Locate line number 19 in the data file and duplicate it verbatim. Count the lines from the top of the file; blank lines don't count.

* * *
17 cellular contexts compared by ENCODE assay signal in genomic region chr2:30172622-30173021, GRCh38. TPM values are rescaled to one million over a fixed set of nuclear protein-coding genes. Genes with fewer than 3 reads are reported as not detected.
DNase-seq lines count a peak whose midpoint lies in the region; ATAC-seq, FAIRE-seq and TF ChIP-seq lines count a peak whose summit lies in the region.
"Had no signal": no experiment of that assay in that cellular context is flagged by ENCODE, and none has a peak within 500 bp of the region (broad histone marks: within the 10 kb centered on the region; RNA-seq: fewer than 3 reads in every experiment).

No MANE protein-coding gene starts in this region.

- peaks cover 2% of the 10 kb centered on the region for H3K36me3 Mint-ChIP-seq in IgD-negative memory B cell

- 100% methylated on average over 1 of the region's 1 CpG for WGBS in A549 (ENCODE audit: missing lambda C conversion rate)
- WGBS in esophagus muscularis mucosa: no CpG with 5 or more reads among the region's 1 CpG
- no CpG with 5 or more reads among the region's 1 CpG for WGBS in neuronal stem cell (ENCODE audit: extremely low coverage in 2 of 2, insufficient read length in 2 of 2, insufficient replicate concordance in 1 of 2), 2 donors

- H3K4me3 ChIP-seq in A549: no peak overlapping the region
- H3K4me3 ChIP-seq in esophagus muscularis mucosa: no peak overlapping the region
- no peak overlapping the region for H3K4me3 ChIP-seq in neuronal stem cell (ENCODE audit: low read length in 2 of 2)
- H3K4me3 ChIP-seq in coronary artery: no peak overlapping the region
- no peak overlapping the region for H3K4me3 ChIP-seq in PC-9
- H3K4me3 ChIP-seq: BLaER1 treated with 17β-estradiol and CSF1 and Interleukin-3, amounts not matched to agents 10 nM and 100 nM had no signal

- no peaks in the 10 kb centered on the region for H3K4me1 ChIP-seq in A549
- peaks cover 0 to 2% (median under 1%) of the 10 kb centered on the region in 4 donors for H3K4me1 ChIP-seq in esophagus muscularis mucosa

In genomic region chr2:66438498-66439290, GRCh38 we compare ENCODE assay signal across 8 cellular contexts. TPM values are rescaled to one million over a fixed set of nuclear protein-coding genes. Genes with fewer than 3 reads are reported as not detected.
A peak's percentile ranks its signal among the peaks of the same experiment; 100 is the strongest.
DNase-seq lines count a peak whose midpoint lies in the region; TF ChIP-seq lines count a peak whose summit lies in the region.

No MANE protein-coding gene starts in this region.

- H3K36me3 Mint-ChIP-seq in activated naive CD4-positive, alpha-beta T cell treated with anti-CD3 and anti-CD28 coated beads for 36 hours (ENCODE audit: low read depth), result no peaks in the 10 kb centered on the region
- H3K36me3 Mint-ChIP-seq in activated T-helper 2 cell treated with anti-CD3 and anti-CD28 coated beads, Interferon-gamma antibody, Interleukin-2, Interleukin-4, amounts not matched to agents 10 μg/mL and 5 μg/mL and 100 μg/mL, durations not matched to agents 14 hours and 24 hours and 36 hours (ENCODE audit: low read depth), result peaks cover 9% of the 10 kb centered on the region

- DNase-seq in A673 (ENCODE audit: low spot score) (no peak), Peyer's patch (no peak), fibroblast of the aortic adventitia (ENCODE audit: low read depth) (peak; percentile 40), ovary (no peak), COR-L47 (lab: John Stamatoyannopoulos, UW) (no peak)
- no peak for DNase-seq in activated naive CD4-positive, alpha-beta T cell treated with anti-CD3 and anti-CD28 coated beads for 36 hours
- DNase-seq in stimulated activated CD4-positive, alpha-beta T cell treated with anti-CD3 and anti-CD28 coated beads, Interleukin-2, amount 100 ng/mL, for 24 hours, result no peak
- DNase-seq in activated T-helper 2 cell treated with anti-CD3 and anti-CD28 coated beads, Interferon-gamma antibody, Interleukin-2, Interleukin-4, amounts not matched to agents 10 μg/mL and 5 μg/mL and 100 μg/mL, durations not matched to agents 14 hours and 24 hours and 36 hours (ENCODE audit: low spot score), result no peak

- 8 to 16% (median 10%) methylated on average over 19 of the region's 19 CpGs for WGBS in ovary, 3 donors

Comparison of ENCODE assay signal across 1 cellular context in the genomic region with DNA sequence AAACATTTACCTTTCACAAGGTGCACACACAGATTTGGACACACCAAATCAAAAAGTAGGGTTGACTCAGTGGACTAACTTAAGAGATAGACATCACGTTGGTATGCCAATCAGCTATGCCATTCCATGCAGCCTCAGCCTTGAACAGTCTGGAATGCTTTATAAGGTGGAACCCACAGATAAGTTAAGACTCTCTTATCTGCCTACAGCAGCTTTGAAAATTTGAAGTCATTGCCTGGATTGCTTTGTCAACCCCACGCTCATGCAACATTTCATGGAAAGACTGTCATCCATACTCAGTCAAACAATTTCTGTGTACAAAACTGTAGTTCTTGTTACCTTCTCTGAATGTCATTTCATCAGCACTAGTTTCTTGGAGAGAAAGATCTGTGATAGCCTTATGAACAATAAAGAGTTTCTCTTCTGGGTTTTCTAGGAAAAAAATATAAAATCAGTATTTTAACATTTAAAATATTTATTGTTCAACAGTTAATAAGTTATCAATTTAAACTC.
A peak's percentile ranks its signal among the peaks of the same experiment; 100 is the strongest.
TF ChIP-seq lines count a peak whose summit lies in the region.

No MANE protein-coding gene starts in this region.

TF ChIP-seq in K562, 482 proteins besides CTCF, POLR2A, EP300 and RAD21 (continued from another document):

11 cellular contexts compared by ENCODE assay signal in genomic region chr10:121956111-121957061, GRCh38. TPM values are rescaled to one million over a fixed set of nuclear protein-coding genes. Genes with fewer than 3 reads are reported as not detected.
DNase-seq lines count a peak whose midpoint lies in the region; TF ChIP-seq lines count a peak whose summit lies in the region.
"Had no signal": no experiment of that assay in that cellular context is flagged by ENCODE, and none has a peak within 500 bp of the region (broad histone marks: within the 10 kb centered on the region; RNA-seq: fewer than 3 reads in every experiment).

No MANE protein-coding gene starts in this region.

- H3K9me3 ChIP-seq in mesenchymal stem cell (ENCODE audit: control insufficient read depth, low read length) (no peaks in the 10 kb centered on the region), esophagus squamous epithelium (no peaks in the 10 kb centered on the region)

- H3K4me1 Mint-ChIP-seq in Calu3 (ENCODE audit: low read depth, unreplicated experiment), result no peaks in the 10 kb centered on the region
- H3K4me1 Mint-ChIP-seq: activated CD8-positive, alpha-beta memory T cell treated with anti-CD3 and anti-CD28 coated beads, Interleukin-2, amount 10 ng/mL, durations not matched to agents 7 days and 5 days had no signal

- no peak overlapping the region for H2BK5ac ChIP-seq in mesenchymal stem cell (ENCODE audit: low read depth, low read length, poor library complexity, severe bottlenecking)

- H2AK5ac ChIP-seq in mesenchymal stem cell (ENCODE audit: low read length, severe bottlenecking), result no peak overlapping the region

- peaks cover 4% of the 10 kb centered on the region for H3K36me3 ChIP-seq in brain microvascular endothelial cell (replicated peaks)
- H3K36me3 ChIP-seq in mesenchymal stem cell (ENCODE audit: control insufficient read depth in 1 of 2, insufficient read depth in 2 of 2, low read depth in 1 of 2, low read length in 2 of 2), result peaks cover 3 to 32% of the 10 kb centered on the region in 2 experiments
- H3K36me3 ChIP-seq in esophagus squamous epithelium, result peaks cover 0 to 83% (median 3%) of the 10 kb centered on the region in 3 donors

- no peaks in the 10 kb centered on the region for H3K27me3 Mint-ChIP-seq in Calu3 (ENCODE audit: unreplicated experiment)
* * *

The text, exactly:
DNase-seq lines count a peak whose midpoint lies in the region; TF ChIP-seq lines count a peak whose summit lies in the region.